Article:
Palace of the Parliament in Bucharest, the second largest building in the world. It takes about an hour to walk the circumference.

My one big must-see while in Romania was Bran Castle a/k/a Dracula’s Castle. Yes, I knew the connection between Bran Castle and Vlad the Impaler was tenuous. Yes, I knew the interior retained little of Vlad’s time and that its exterior gets all the praise. But, still. It’s “Dracula’s Castle”! And, the Romanian’s are proud of it and the exterior is everything it should be. There are lots of tour companies offering tours of varying sizes to Bran Castle. I did my research and settled on a small mini-van tour with a maximum of 8 guests and an itinerary that included Peleș Castle and the medieval town of Brașov. This itinerary makes for a long day, but all three of these destinations are worth a visit.

Our tour started out fine with our guide, Bogdan, picking us up at 7am as promised in a nice, modern mini-van. He then picked up a Spanish woman and her two adult sons, then headed to pick up the final couple whom he’d tried to pick up before us but couldn’t find. Thus, began a nearly 1h 30 min. frustrating bit of chaos as he tried to find the missing couple. Clearly, there was confusion about the meeting place, but the problem was magnified by the tour company owner’s insistance on acting the middle man between Bogdan and the missing couple. Apparently, the owner refused to give the missing couple’s phone numbers to Bogdan either to safeguard his business from poaching (a ludicrous precaution if so since Bogdan would spend the day with these people) or as some form of protecting the privacy of the clients (again, silly given the situation). After circling through clogged Bucharest traffic, leaving, getting a call from the boss to return, and repeating the same three times, we finally located the pair of equally frustrated Italians and headed out of town. We could have slept another hour and had the same departure time! Oh well, we were on the road at last.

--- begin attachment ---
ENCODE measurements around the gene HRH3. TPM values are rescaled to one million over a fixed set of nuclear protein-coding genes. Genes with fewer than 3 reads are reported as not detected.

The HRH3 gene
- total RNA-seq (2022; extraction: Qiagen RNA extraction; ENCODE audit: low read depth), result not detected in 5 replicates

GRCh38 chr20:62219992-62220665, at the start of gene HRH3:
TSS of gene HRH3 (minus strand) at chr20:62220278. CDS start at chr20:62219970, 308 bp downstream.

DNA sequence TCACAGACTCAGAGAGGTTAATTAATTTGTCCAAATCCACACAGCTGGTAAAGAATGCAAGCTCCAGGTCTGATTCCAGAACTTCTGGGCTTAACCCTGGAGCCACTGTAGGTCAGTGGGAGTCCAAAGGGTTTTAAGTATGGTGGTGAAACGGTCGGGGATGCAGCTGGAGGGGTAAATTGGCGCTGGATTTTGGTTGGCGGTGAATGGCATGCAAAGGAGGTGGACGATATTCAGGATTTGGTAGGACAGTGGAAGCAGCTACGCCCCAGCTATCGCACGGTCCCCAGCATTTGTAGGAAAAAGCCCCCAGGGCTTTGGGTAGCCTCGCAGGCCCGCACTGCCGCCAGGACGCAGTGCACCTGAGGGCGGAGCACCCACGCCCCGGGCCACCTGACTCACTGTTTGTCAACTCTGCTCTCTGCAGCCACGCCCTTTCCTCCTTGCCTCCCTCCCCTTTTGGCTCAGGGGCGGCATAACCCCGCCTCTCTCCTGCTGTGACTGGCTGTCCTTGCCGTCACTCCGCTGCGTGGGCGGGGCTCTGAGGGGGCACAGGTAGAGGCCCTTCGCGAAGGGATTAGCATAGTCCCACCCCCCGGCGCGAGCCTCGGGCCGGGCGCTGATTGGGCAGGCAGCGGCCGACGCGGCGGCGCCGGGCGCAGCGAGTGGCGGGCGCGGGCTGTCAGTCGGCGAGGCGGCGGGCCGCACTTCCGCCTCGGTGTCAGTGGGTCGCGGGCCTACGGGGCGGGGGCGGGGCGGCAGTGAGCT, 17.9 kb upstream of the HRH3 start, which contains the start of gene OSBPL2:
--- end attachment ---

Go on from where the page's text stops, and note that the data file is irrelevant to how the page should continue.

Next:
The road turned out to be a wide, modern highway…at least for a portion of the drive. It narrowed to two lanes later, but remained in excellent condition. –EU money at work in Eastern Europe and far cry from the potholes and ox carts that greeted travelers not so long ago. Despite the decent roads, it was still nearly two hours to our first stop, Peleș Castle.

Peleș Castle was built by King Carol I and his wife, queen Elizabeth, in the 1870’s. It was a miracle of modern technology in its time, boasting the first central heating in Romania along with such wonders as electric lighting and an enormous skylight that opened with the push of a button. The palace is gorgeous inside with elaborate carved wood paneling in the German style and beautiful Romanian marble throughout. Peleș (“pelesh”) is beautifully preserved and not to be missed when exploring Romania.

Peleș Castle music room. Peleș is more a palace than a castle.